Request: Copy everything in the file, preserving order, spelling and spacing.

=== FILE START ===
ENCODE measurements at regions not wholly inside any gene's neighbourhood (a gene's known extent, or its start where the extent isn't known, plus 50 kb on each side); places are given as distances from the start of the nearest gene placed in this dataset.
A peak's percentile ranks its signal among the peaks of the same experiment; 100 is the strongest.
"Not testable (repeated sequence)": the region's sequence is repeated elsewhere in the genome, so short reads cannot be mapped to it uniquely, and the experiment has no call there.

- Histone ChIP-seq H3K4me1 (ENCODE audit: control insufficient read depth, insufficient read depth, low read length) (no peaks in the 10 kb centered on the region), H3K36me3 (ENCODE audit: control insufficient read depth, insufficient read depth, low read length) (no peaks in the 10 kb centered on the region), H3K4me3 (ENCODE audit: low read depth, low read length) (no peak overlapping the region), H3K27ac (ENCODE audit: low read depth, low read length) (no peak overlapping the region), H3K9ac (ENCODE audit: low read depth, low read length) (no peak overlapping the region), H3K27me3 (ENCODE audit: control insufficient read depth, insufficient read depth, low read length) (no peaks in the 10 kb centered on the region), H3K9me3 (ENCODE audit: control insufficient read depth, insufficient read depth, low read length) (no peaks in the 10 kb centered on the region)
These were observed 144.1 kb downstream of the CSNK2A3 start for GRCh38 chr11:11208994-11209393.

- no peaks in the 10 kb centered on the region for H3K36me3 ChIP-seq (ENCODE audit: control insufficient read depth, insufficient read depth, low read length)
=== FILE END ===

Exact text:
ENCODE measurements at regions not wholly inside any gene's neighbourhood (a gene's known extent, or its start where the extent isn't known, plus 50 kb on each side); places are given as distances from the start of the nearest gene placed in this dataset.
A peak's percentile ranks its signal among the peaks of the same experiment; 100 is the strongest.
"Not testable (repeated sequence)": the region's sequence is repeated elsewhere in the genome, so short reads cannot be mapped to it uniquely, and the experiment has no call there.

- Histone ChIP-seq H3K4me1 (ENCODE audit: control insufficient read depth, insufficient read depth, low read length) (no peaks in the 10 kb centered on the region), H3K36me3 (ENCODE audit: control insufficient read depth, insufficient read depth, low read length) (no peaks in the 10 kb centered on the region), H3K4me3 (ENCODE audit: low read depth, low read length) (no peak overlapping the region), H3K27ac (ENCODE audit: low read depth, low read length) (no peak overlapping the region), H3K9ac (ENCODE audit: low read depth, low read length) (no peak overlapping the region), H3K27me3 (ENCODE audit: control insufficient read depth, insufficient read depth, low read length) (no peaks in the 10 kb centered on the region), H3K9me3 (ENCODE audit: control insufficient read depth, insufficient read depth, low read length) (no peaks in the 10 kb centered on the region)
These were observed 144.1 kb downstream of the CSNK2A3 start for GRCh38 chr11:11208994-11209393.

- no peaks in the 10 kb centered on the region for H3K36me3 ChIP-seq (ENCODE audit: control insufficient read depth, insufficient read depth, low read length)